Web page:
Specimens were anesthetized and euthanized with an overdose (approx. 0.02%) of MS 222 (ethyl 3-aminobenzoate methanesulfonate; Sigma-Aldrich). Subsequently, scales on the head and in the region of the shoulder girdle were removed and the abdomen was ventrally opened to facilitate penetration of the fixative and the staining solution. Fishes were then fixed in 10% buffered formalin (buffered in 0.1 M cacodylate buffer, pH = 7.2) for up to five days at 4°C. Cacodylate buffer was used instead of phosphate buffer as with the latter phosphate crystals often grow during fixation nearby or on the surface of otoliths (pers. observ. TSM). Based on our previous experience of weak staining of inner ears for microCT with Lugol’s solution (aqueous iodine/iodide staining) and on comparative studies on different staining agents for microCT investigations [7, 8], we chose phosphotungstic acid (PTA; Sigma-Aldrich P4006) because it has been observed to stain other sensory epithelia well such as olfactory epithelia in fishes (; unpublished observations). Prior to staining, a microCT scan was performed using the unstained samples still in aqueous fixative solution.
To check the effects of dehydration and staining, one individual of each species was scanned as (1) non-dehydrated and unstained, (2) dehydrated and unstained, and (3) dehydrated and stained sample to test whether otoliths were partly dissolved or affected (e.g. growth of phosphate crystals) by the staining using PTA in methanol. A first scan was made of each specimen while in the fixative solution. Subsequently, specimens were dehydrated through an ascending methanol series (50%, 75%, 100%; at least one hour per step and overnight in 100%). Prior to staining, a second scan was performed using the unstained and dehydrated sample to check for potential effects of dehydration, i.e. shrinkage and/or distortion. Fishes were then transferred to 1% PTA in 100% methanol for four days. The staining solution was then changed to 100% methanol, in which the sample was scanned.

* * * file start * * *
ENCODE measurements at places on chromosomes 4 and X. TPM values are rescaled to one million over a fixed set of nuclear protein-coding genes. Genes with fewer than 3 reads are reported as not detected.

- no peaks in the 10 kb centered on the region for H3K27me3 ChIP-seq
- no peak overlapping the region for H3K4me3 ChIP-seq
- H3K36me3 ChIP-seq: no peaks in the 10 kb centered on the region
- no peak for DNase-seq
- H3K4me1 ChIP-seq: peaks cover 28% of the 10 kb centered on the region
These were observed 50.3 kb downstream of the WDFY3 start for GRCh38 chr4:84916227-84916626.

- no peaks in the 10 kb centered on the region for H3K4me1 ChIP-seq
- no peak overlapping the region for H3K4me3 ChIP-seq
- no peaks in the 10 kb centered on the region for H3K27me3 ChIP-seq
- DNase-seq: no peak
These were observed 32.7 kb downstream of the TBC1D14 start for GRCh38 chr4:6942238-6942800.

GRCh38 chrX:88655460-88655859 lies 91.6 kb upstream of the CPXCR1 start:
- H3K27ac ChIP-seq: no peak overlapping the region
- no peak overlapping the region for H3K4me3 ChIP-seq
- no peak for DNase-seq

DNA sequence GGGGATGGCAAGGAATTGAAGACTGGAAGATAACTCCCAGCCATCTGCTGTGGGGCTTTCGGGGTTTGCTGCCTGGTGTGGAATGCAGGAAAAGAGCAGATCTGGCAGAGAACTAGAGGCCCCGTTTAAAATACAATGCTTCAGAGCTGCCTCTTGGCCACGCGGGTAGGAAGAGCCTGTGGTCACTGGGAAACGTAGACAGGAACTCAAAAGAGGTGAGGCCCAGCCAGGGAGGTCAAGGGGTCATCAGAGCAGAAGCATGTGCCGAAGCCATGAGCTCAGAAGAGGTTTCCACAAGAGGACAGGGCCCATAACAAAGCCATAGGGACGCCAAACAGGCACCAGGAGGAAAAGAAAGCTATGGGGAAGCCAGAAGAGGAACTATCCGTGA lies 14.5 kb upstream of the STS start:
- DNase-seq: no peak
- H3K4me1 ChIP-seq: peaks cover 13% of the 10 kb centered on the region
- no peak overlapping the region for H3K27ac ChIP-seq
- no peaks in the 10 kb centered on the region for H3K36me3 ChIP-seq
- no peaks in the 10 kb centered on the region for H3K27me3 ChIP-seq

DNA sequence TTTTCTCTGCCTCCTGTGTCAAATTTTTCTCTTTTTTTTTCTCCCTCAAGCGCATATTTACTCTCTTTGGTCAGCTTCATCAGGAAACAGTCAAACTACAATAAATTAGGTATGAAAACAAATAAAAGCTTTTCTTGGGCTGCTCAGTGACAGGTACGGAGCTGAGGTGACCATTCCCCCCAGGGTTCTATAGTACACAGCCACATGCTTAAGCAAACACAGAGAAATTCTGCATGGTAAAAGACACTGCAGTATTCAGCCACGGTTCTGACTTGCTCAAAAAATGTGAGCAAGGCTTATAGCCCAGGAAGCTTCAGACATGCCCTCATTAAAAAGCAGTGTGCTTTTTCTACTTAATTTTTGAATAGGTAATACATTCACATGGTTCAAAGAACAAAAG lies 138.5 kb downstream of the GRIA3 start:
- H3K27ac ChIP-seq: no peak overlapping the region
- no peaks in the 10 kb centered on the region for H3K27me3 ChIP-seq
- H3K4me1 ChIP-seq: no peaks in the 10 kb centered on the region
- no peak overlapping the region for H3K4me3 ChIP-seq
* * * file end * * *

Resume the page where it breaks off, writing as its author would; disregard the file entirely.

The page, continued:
Testing the dehydration and staining on two spare black molly specimens (33 and 35 mm SL, 5 and 6 mm lateral body thickness) showed that overnight staining (approx. 18 hours) in 1% PTA in methanol was insufficient for full penetration and contrasting of the internal structures, and 48 hours of staining provided some contrast of the peripheral body, but not the central portions (data not shown). Four days of staining proved consistently adequate for fish specimens of this size, and this was adopted a general minimum staining time.